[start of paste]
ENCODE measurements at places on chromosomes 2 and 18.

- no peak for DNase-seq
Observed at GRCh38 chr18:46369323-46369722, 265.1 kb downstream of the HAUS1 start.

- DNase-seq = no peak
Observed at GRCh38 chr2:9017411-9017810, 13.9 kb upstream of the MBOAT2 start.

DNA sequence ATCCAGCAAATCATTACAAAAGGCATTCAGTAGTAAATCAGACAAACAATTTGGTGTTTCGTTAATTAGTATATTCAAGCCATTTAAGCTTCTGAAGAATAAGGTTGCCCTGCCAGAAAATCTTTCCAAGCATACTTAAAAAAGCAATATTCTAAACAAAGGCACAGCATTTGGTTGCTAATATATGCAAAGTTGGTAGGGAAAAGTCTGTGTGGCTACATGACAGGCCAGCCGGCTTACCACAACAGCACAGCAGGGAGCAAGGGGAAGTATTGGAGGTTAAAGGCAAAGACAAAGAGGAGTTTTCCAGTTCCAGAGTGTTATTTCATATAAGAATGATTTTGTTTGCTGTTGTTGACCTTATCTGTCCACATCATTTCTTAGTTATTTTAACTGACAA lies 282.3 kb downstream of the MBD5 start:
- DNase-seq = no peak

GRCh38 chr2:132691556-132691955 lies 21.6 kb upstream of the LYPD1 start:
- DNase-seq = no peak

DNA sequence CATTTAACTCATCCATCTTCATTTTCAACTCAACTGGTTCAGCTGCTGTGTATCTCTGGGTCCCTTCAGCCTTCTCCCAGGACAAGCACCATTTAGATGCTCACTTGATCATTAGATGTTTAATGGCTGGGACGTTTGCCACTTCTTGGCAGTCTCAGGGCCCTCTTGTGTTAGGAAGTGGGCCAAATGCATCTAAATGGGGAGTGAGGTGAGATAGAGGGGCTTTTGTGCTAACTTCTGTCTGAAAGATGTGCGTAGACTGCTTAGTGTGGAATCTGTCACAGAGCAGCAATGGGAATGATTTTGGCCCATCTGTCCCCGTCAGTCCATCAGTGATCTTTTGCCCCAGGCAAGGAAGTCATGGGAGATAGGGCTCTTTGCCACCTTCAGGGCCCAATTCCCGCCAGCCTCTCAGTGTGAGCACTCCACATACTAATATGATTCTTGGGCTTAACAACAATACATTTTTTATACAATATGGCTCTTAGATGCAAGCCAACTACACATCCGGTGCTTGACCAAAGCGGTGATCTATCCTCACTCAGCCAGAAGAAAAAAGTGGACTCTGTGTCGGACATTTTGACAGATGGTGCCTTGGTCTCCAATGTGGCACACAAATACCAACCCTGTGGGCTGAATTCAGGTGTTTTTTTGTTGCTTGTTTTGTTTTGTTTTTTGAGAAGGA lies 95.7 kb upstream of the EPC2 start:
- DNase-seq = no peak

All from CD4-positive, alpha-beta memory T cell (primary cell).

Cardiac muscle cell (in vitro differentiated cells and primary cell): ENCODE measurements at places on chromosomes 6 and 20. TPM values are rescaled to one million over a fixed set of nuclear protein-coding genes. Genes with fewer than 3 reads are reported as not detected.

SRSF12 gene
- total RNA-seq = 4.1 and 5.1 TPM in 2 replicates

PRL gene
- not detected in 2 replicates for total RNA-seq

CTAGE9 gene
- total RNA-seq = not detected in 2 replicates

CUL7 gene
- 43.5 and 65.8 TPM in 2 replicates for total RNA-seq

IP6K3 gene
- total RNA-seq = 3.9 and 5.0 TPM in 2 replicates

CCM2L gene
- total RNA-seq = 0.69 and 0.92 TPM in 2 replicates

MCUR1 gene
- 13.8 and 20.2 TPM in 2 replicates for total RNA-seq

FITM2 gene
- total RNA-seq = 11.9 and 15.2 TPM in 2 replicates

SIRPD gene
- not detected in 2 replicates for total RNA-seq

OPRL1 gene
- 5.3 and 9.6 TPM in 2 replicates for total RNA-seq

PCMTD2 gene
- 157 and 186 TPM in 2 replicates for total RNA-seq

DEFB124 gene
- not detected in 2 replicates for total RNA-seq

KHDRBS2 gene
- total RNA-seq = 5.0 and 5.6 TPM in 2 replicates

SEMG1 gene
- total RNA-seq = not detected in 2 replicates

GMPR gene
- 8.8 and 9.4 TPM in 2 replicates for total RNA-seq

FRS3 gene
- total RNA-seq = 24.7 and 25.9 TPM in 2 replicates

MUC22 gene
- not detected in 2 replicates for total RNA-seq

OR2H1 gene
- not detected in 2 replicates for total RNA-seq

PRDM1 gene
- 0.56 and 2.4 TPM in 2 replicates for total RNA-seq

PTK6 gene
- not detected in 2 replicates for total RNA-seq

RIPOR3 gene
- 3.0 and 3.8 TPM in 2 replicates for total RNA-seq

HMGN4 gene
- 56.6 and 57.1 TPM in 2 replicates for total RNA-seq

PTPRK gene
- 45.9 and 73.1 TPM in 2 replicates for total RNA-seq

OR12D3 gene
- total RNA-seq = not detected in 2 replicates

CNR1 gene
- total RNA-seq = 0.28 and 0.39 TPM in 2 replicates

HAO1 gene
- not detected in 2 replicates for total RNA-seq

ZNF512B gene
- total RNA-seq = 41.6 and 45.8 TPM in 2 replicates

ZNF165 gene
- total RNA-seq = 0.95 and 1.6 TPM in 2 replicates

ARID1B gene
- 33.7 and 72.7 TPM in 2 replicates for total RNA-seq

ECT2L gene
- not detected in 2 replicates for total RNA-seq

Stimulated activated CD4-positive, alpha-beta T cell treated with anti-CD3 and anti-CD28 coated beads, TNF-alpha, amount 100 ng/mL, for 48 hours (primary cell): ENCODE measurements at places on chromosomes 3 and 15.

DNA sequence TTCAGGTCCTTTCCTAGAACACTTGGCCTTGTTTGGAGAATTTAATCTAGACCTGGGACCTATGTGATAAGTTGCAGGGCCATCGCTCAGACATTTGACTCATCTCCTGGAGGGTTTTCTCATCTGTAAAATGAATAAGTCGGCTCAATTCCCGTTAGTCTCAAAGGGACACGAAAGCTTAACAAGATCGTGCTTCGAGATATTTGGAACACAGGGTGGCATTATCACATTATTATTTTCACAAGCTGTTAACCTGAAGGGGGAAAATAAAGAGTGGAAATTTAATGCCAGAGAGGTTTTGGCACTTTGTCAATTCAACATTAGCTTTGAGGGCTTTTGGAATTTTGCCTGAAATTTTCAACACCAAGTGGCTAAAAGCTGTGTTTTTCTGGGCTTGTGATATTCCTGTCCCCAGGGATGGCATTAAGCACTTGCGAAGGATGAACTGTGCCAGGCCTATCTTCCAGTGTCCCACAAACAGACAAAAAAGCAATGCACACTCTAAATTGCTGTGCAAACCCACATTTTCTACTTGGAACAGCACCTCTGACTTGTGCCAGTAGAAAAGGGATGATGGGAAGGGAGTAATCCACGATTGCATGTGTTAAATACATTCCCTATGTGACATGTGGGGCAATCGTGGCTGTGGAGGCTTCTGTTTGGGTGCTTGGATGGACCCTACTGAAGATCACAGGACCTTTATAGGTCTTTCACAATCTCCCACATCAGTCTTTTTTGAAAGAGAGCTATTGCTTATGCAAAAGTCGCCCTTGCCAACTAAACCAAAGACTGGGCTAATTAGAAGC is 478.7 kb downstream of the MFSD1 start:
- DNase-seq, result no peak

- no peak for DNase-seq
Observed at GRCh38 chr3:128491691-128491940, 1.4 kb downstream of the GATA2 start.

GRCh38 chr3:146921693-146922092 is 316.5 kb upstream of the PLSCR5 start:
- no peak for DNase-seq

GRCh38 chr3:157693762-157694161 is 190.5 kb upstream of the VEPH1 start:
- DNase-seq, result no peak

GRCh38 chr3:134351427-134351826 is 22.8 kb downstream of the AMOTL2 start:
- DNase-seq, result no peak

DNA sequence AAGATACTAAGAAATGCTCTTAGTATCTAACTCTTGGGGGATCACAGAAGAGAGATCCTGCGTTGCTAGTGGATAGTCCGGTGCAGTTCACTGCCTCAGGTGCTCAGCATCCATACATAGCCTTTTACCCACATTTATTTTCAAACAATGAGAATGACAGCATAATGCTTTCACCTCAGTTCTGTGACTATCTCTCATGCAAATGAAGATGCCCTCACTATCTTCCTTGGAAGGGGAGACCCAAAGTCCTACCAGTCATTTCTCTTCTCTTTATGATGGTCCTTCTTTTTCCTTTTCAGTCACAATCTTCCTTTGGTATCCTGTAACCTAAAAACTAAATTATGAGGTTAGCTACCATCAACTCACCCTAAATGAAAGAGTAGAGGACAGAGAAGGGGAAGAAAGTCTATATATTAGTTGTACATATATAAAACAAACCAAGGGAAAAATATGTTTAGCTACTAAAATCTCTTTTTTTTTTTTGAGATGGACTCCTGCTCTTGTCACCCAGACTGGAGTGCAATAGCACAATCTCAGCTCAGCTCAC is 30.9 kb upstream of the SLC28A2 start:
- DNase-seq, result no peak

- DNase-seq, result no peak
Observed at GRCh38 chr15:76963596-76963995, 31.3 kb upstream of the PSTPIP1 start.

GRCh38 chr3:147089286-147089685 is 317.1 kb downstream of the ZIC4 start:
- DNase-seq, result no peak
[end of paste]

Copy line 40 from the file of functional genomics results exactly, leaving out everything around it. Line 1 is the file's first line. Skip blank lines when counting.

SEMG1 gene